Shopping in Poland
Whether it's food to live, clothes to keep warm, a souvenir, or a gift, there's good reason why being able to buy things in any language is one of the most sought after skills amongst learners. Asking for something particular, how much things cost, whether something is available, or where you can get things if it isn’t, are useful for obvious reasons, so here we will take a look at the vocabulary and various ways to express these in Polish.
Like in every country there are nuances in the shopping vocabulary of Polish. I remember being slightly surprised in Poland to find cashiers ushering me forward using the word I had understood was please (prosze), whilst always hearing shortened versions of words the guidebook hadn't prepared me for (dzięki) instead of the phrasebook's elongated and more formal sounding dziękuję). I'd always manage to raise a laugh amongst my Polish friends when, with a spurt of over politeness, I waved off leaflet givers in the street with the intensely grateful dziękuję bardzo (thank you very much). It's knowing these kind of ins and outs, because it’s these that will stop you from sounding robotic and phrasebook-esque, and more like a native Pole.
Asking for Something
As in English there are a variety of ways to ask for something in a shop - from the mildly curious, to the particular, from the super polite, to the curt and brusque. It's worth getting to grips with different ways to say them as each has its own level of appropriateness to different shopping situations.
The most common way of asking for something in a shop is simply by using poproszę (There's no direct translation for this in English, but think of it as roughly meaning 'I'd like', with its fair share of politeness), followed by the item you would like: Poproszę mleko (I'd like some milk please).
The second option you have here is chciałbym or chciałabym for a female speaker (Literally meaning 'I would like'), it's quite similar to using poproszę in shops, but a little less common: chciałbym mleko (I would like milk).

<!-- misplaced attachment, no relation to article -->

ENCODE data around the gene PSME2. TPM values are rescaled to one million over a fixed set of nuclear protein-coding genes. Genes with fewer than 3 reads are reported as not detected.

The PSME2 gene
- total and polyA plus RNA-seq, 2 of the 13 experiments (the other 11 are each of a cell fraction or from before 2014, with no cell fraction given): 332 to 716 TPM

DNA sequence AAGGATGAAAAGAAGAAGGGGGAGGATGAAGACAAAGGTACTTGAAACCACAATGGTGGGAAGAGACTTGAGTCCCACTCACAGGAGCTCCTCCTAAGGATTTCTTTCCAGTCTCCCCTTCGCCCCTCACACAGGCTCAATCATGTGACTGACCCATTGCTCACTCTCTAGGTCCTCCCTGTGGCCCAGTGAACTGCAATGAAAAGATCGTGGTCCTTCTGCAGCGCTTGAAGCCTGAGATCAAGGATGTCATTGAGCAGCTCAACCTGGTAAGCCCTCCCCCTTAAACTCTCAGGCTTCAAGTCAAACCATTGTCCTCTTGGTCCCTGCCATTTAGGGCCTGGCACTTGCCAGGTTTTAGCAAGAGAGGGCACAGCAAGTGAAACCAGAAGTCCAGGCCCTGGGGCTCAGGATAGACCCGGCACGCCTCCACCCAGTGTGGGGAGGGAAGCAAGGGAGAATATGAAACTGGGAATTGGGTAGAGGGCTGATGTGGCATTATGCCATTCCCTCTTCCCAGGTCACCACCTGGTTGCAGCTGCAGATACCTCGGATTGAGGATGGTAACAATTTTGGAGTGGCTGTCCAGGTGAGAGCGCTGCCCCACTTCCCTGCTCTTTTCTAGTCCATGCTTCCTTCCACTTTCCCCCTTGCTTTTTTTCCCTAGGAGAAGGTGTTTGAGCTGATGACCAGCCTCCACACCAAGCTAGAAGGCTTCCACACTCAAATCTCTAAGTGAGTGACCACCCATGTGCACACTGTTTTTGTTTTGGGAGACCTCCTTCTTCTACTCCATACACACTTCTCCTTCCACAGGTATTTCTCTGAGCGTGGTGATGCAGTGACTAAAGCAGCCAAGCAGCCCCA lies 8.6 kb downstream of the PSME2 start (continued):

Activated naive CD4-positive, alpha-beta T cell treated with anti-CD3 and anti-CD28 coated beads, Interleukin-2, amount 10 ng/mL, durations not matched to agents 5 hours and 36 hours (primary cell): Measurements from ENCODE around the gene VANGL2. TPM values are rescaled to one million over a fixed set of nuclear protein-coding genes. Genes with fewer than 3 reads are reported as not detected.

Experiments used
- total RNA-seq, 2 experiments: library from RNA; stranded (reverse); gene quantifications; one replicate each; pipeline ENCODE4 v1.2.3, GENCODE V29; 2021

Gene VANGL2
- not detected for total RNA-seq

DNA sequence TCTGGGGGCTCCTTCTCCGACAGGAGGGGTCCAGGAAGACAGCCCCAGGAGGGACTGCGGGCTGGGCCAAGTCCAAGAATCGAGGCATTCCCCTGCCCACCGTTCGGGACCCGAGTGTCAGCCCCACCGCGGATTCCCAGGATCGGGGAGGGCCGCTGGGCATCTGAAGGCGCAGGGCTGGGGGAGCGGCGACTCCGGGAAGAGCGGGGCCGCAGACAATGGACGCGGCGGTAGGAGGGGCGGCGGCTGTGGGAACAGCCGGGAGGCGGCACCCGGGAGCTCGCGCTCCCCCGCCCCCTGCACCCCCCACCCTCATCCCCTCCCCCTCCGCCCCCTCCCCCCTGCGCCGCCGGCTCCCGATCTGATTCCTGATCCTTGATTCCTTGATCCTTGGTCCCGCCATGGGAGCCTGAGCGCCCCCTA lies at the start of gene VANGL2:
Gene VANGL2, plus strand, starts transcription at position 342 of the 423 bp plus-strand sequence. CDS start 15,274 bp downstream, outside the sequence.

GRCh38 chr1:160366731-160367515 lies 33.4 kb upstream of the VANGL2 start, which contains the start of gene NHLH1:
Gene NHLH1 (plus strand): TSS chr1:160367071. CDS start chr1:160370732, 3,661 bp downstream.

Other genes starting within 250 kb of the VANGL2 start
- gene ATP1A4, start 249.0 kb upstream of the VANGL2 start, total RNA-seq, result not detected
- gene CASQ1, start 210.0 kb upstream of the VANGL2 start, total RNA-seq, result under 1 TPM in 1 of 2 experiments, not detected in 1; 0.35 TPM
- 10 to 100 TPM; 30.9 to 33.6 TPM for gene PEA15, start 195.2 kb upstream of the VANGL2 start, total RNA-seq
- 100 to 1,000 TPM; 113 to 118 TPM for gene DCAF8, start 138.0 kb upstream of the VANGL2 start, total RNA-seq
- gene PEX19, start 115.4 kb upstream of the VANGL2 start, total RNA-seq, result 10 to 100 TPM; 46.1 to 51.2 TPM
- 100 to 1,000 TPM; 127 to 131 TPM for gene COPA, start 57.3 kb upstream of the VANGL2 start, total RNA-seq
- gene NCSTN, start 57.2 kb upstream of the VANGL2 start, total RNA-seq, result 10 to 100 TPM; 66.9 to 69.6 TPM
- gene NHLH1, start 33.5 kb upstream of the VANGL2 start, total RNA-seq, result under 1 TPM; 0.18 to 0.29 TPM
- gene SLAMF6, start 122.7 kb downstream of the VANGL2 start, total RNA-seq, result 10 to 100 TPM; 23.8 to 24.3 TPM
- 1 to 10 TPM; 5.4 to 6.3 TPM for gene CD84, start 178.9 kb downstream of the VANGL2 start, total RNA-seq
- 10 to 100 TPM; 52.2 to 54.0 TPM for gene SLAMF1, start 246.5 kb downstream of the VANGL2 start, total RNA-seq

Another option is just using the Polish word for please (proszę). This is essentially identical to using poproszę, but can go before or after the item as you please: Mleko proszę or proszę mleko (Milk please).
You can also use the verb mieć (to have) to ask if a shop stocks a particular item, but if you don't know the shop keeper personally, and especially if they're older then you, then you should use the formal rendition, with pan or pani, depending on the gender of the subject: Ma pan/pani może mleko? (Do you have milk?).
There's also the option of asking if you can get something: Czy dostanę mleko (can I get milk), or simply, dostanę może mleko (these two mean basically the same thing).
Asking How Much Something Costs
To ask how much something costs you can say Za ile jest... (how much is...) followed by the item you are enquiring after. Alternatively you can use a complete sentence with ile kosztuje... (how much does... cost) with the item at the end.
Saying Thank you
Saying thank you is really easy when shopping Poland, there is simply, dziękuję (thank you), and his big brother dziękuję bardzo (thank you very much).
But, remember to say goodbye, with do widzenia.
Like most countries in Europe, Poland is slowly making the jump to self-service checkout machines in the major supermarkets, and be warned, they can be somewhat on the annoying side, repeating Skanuj produkt (scan product) and Proszę, włóż produkt do pojemnika (Please put the item on the side), over and over to overly confused non-native shoppers.